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  1. #1
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    The New Zealand Firearms act Legislation in its full format

    Posted as an information circular for those interested in the new laws in New Zealand . This came to my attention yesterday as i am a Curator employed in the Military Museum world. There has been some discussion in our orbit about Artifact Firearms that may be turned into NZ Police, and if Police to Museum transfers can be established. So, with that in mind, and having a copy, i thought id post it for all to read.

    cheers

    Nick

    [/I]
    Arms (Prohibited Firearms, Magazines, and Parts) Amendment Bill
    Government Bill

    125—1

    Explanatory note
    General policy statement
    Purpose

    This Bill amends the Arms Act 1983 (the Act), with the aim of tightening gun control to increase the safety and security of New Zealanders by reducing the risk of death or injury from guns. The Bill recognizes the extreme harm that results from the misuse of semi-automatic firearms.
    The Bill seeks to remove semi-automatic firearms from circulation and use by the general population in New Zealand. The Bill achieves this by prohibiting semi-automatic firearms, magazines, and parts that can be used to assemble prohibited firearms.

    The prohibition will include the existing category of semi-automatic firearms defined as Military Style Semi-Automatics (MSSAs), which are already subject to greater licensing controls under the Act compared with other types of firearms. The prohibition will extend beyond MSSAs to include most semi-automatic firearms, and some shotguns. Some small-calibre rimfire semi-automatic firearms and lesser-capacity shotguns are excluded from the prohibition. Those excluded firearms are commonly used in the farming, hunting, and recreational communities, and have a limited magazine capacity.

    A small number of firearms licence holders are permitted under the Bill to import, sell, supply, and possess semi-automatic firearms and other items for genuine and justifiable reasons. They will need to apply to the Police to obtain the necessary approvals in order to qualify for the exemptions.
    The Bill inserts new provisions to provide a general prohibition on importing, selling, supplying, or possessing any of the following:
    a semi-automatic firearm (other than a pistol), with some exceptions:

    a pump-action shotgun that is capable of being used with a detachable magazine:aa pump-action shotgun that has a non-detachable tubular magazine or magazines that can hold more than 5 cartridges or magazines:

    magazines for shotguns that can hold more than 5 cartridges:

    magazines for any other firearm that are detachable and can hold—

    0.22 calibre or less rimfire cartridges and more than 10 of those cartridges; or

    more than 10 cartridges and can be used with a semi-automatic or fully automatic firearm:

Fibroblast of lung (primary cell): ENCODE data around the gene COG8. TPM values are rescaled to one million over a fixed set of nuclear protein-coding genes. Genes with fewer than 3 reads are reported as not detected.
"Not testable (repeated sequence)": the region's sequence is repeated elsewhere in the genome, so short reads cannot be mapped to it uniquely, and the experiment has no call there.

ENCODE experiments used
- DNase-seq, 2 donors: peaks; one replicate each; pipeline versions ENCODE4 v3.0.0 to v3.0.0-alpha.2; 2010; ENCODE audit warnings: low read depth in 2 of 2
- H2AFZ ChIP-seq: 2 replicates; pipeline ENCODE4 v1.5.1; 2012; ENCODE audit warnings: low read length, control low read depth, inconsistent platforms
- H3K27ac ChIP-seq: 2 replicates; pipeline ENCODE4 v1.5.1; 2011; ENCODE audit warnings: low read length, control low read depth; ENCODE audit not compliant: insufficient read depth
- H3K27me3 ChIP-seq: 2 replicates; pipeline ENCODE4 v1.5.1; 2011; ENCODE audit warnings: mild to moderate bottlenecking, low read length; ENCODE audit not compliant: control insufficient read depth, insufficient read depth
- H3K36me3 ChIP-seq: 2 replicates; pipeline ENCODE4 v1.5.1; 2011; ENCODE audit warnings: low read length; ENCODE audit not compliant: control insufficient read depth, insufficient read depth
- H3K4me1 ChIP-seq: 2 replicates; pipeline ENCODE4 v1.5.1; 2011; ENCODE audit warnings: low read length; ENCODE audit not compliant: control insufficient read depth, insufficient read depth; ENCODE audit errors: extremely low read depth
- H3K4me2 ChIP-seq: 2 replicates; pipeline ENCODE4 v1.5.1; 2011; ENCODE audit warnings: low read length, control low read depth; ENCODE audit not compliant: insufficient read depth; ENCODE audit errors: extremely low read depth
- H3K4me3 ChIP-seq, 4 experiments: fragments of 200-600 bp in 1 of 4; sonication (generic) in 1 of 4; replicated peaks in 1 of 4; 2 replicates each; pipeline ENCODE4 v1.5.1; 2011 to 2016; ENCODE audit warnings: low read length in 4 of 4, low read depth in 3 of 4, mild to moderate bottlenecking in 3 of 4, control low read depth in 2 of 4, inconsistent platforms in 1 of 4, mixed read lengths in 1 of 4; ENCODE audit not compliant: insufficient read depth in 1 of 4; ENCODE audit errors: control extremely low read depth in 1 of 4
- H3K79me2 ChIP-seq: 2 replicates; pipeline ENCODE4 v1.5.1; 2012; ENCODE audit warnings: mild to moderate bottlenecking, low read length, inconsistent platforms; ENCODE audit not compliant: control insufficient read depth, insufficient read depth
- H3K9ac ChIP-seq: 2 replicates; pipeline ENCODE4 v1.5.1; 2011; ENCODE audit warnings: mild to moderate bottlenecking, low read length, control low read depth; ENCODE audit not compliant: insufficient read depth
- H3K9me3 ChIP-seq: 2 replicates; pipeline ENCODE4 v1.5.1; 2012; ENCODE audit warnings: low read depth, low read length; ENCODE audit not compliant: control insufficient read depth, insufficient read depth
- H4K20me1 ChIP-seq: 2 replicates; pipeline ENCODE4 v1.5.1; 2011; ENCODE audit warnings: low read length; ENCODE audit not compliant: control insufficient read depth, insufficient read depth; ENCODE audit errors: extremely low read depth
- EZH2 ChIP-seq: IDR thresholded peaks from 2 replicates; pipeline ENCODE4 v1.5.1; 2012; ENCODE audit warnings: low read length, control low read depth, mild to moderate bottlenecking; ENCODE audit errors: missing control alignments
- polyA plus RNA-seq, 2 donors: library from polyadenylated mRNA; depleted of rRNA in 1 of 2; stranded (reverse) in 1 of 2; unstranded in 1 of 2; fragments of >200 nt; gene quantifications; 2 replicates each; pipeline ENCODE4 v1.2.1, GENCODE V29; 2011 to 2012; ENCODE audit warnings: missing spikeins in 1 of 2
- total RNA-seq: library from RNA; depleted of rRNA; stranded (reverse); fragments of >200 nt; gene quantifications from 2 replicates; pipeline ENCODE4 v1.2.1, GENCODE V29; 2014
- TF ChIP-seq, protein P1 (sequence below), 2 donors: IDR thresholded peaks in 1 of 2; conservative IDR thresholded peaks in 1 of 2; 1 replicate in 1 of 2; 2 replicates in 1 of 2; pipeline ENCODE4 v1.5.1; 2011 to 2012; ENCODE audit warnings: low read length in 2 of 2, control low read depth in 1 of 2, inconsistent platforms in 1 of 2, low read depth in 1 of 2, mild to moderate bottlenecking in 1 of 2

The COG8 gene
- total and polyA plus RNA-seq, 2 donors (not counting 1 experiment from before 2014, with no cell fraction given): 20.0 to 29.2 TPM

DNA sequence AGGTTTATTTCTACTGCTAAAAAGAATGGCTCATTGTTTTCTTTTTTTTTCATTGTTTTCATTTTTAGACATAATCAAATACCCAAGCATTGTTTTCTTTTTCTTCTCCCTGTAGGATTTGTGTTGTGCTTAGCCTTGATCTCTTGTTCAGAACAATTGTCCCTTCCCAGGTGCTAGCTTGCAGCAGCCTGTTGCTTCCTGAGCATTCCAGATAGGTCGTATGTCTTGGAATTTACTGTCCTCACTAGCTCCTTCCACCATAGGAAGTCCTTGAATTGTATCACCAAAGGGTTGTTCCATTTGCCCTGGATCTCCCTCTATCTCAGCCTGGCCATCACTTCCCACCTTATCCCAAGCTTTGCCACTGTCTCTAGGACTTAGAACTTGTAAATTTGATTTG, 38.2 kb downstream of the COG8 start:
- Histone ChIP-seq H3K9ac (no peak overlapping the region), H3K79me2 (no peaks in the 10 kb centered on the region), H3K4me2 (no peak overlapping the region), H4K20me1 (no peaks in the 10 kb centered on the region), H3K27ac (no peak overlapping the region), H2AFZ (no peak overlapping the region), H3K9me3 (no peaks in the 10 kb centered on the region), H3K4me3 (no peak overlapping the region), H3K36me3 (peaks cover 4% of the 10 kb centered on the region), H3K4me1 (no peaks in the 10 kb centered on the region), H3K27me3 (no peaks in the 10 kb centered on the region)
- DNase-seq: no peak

any other magazine that can hold more than 10 cartridges:

    a part of a prohibited firearm, including a component, that can be applied to enable, or take significant steps towards enabling, a firearm to be fired with, or near, a semi-automatic action.

    Exemptions to import, sell, supply, and possess semi-automatic firearms
    The Bill inserts new provisions to provide narrow exemptions for the following:
    licensed dealers:

    people employed or engaged by the Department of Conservation to lawfully kill or hunt wild animals or animal pests, or people who hold a concession granted by the Minister of Conservation to lawfully undertake wild animal recovery operations:

    people employed or engaged by a management agency to lawfully kill or hunt wild animals or animal pests in accordance with the Biosecurity Act 1993:
    bona fide collectors of firearms:

    directors or curators of bona fide museums:

    approved broadcasters, bona fide theatre companies or societies, or film or television production companies.

    The Bill provides that only a person in one of the exempted categories can possess a prohibited item. An exempt person can take a prohibited item into their possession only if they have a permit to import it or a permit to possess it, and, if a prohibited item is not imported, only if it has come from either a licensed dealer or a licence holder who has an endorsement permitting them to possess a prohibited item. An exception is made if a licensed dealer who receives a prohibited firearm from a member of the public immediately hands the prohibited item in to the Police.

    The Bill provides that only a person in one of the exempted categories can sell a prohibited item, and only to a person who has an endorsement on their licence permitting them to possess a prohibited item, or a permit to possess that prohibited item.
    The Bill provides that a permit is required to import a prohibited item. To obtain a permit there must be special reasons why the item should be allowed into New Zealand, and, for licensed dealers, the licensed dealer must be acting for a licence holder who has an endorsement allowing the licence holder to possess a prohibited item and a permit to possess it.

    Amnesties for return of prohibited items and all firearms

    To allow prohibited items to be removed safely from the community, the Bill provides an amnesty for prohibited firearms, magazines, and parts to be surrendered to licensed dealers and the Police by 30 September 2019.